Frequently Asked Questions – Do We Get Questions? Yes, We Do!


Through having a website, we sure get a lot of emails.  Some are straight to the trash, while others are true questions that visitors have about the brain or brain tumors.  In order to help more visitors, we will be adding a Frequently Asked Question (FAQ) page to the site.  As we receive more questions, we will let you know each quarter of any additions to the FAQ page.

Here are some of our initial questions.  All are answered in collaboration with Dr. Arnold Etame.

I have a question about GBM – I’m in my 18 months after surgery.  My feet are starting to get swollen, as well as my lips.  I will be calling my doctor for information.  I am still a little slow after the surgery.  My doctor told me that I am cancer-free about a month and a half ago.  I am now at the watch level.

Thank you very much for the message.  Swelling in your feet can happen due to a blood clot or sometimes from steroids.  Blood clots are very common in cancer patients.  The best way to assess is to have your doctor examine you and make a determination.  Ultrasound evaluation of your legs could identify any potential blood clots.  If present, treatment with blood thinners could prevent worsening of the clots or advancement of the clot to your lungs.

It is very reassuring that you have been cancer-free for 18 months. You should remain spirited and continue to maintain your positive attitude. Your courage and grace in the face of this illness inspires us all.

I’ve been searching everywhere to get a little bit of knowledge of what’s been going on. I do not know if a neurologist is the right person to talk to, but I have always had a hard time speaking clearly and correctly speaking what is on my mind.  I have also always had a problem processing things. It has been confusing me because I am only 13 and most websites say that it comes with age. I know I don’t have dyslexia or any disorder.  But it would help so much if you could share some insights on what could possibly help me, or what could be happening.

The best starting point would be to see a neurologist to evaluate your speech/language.  Based on the initial evaluation, the neurologist might consider obtaining imaging studies such as an MRI of the brain to rule out a structural cause for your speech/language difficulties.  If the MRI is otherwise normal, then further referral for speech therapy can be considered.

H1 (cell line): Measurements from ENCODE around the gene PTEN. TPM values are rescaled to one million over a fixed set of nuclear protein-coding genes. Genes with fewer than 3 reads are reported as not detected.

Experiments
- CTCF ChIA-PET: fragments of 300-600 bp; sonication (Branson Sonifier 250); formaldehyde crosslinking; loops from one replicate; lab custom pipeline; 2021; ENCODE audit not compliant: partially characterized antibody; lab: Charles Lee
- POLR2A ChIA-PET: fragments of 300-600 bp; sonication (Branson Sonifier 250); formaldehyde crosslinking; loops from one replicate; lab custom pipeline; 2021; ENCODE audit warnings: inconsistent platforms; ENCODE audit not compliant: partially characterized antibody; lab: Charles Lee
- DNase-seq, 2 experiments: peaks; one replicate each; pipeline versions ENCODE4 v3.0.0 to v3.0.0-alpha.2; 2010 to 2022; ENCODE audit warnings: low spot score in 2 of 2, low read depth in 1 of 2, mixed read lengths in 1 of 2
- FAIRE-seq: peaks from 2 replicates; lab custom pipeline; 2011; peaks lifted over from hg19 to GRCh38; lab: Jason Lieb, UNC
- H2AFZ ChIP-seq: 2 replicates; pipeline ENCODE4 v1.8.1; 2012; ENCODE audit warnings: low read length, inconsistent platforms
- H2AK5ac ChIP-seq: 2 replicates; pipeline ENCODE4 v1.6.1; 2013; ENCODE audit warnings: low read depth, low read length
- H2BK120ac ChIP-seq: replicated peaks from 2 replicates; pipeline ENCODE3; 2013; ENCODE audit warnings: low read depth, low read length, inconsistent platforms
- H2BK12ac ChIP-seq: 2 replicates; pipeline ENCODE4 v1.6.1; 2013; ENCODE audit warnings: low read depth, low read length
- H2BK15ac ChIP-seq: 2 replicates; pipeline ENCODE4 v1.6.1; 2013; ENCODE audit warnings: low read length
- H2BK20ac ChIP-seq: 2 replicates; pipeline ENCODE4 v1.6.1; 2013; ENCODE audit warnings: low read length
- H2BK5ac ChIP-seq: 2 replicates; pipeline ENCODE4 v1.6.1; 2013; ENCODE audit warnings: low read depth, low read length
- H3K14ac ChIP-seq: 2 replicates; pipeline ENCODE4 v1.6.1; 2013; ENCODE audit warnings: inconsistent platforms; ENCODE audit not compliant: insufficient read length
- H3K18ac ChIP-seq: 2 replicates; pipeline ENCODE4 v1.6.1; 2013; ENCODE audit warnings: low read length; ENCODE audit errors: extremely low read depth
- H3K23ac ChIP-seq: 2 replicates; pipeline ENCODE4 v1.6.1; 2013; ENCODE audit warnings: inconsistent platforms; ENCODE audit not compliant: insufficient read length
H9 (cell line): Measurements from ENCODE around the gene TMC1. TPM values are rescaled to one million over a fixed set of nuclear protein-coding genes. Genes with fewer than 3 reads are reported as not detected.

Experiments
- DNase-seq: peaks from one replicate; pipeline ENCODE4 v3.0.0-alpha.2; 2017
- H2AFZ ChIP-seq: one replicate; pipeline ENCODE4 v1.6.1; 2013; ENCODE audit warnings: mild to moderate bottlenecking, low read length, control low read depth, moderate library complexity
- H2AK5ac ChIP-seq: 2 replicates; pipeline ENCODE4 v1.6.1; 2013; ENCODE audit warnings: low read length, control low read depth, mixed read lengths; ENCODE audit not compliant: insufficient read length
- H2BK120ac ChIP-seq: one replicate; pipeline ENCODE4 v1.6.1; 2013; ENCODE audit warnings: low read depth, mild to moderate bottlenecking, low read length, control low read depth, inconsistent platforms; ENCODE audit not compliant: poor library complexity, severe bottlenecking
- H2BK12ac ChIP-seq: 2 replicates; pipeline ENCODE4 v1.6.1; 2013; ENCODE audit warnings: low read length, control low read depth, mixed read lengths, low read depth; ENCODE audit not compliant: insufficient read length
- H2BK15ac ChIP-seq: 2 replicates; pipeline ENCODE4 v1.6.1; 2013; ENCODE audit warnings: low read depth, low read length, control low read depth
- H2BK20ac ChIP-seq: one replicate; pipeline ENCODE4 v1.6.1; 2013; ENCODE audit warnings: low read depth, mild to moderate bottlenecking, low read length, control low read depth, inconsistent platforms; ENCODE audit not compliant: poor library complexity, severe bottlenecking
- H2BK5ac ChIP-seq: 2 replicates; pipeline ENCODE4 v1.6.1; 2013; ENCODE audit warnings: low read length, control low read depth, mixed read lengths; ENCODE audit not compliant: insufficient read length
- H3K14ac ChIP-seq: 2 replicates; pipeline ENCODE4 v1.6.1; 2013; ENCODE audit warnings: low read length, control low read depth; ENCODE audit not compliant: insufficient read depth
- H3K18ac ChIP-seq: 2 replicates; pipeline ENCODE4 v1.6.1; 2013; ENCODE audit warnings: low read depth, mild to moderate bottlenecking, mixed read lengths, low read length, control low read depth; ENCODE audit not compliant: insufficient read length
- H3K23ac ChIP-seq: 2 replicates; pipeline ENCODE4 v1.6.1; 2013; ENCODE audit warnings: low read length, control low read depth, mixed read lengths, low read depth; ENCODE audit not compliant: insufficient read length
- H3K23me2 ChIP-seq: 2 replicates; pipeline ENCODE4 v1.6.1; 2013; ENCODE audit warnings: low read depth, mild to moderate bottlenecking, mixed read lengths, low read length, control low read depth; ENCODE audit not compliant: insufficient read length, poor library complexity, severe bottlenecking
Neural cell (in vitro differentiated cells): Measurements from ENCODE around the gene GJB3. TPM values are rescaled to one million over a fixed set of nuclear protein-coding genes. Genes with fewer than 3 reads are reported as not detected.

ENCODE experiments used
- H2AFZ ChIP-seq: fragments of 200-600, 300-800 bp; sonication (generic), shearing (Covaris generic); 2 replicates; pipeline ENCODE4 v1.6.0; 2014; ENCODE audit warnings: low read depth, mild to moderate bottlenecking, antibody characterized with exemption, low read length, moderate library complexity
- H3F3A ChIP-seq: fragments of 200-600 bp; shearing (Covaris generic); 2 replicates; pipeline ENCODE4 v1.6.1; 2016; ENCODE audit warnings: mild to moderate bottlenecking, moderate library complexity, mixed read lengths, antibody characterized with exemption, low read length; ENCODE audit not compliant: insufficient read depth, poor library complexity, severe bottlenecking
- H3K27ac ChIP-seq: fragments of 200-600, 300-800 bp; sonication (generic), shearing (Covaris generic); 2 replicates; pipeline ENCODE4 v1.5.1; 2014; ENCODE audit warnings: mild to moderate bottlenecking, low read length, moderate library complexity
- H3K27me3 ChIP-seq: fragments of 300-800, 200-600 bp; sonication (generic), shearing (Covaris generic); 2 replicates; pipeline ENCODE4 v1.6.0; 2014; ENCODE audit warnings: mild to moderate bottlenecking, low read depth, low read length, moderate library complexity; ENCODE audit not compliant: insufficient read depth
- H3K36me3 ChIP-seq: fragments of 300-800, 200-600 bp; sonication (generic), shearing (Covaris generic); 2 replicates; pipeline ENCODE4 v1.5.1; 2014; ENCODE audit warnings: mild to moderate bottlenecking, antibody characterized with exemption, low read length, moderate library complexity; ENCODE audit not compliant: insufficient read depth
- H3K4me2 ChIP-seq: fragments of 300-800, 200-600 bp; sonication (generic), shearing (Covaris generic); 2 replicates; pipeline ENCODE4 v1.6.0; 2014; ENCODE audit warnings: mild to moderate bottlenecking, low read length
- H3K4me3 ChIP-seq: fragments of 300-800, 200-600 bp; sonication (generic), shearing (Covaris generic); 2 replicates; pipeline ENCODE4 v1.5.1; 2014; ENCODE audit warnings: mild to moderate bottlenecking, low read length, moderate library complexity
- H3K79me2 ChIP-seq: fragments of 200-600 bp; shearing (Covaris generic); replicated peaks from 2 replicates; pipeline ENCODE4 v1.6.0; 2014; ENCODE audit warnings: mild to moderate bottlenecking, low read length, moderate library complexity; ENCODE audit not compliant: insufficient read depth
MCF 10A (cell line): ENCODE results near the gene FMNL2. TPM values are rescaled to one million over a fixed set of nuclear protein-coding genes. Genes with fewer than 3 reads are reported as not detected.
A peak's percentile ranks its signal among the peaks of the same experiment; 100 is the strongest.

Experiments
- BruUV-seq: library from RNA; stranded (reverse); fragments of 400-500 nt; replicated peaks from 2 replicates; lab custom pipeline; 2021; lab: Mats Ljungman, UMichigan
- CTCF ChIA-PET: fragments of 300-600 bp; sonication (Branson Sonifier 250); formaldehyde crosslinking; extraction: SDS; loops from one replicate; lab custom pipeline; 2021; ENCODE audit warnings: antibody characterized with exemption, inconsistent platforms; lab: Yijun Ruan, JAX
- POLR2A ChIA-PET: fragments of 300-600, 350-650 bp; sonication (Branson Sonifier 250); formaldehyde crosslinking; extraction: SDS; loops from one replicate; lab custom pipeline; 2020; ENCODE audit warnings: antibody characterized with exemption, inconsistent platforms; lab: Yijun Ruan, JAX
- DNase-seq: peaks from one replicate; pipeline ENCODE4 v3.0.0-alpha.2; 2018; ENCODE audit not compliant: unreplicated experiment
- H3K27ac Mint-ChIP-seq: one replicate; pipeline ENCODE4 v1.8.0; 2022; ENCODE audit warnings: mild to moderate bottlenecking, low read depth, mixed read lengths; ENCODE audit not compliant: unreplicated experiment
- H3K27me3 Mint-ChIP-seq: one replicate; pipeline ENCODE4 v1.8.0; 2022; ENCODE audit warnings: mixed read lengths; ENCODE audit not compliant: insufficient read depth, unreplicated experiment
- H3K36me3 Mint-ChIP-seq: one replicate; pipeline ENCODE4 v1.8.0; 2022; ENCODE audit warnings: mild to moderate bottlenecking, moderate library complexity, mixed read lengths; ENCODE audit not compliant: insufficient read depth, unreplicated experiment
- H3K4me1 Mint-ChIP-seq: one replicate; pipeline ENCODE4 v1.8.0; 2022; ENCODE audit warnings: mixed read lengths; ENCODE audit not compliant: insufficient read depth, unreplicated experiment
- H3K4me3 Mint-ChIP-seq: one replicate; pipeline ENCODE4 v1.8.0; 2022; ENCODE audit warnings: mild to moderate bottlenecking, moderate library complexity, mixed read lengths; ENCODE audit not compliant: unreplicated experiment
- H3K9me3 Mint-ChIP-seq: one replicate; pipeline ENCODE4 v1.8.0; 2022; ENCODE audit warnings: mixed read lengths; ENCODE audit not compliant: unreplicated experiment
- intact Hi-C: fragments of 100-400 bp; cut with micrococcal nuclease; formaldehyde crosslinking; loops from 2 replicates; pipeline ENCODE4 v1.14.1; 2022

My son had what looked like a stroke on his left side. Loss of use and numb.  He regained all use but still has numbness in his little finger. They found 7 brain lesions. A year later 25. They thought he had MS. Tests showed nothing. They have no idea why he has these lesions. Is there a specific vitamin complex or program he can follow to heal his brain? He eats very healthy with moderate exercise.

Thank you very much for reaching out.  I am very sorry to learn about your son’s illness.  It is very reassuring that his function is almost completely close to baseline other than some numbness in the fingers.  It is possible that the brain lesions were inflammatory in nature as opposed to tumor, especially since his symptoms improved significantly. Spinal imaging and spinal fluid assessment are an important part of the medical work-up.  With respect to residual numbness, the B vitamins can sometimes help.  For B vitamins, one could consider Vitamin B1 (thiamine) and B12.  Both vitamins are part of the B-12 vitamin complex.  Another supplement that has been shown to improve numbness or pain from neuropathy especially in diabetics is acetyl-L-carnitine.  Lastly, foods rich in B vitamins can help – mostly vegetables, eggs, meat, and fish. Healthy eating and exercise are always beneficial. Hope this helps.

Please feel free to reach out to us with a question you may have below in comments or at our Contact page.

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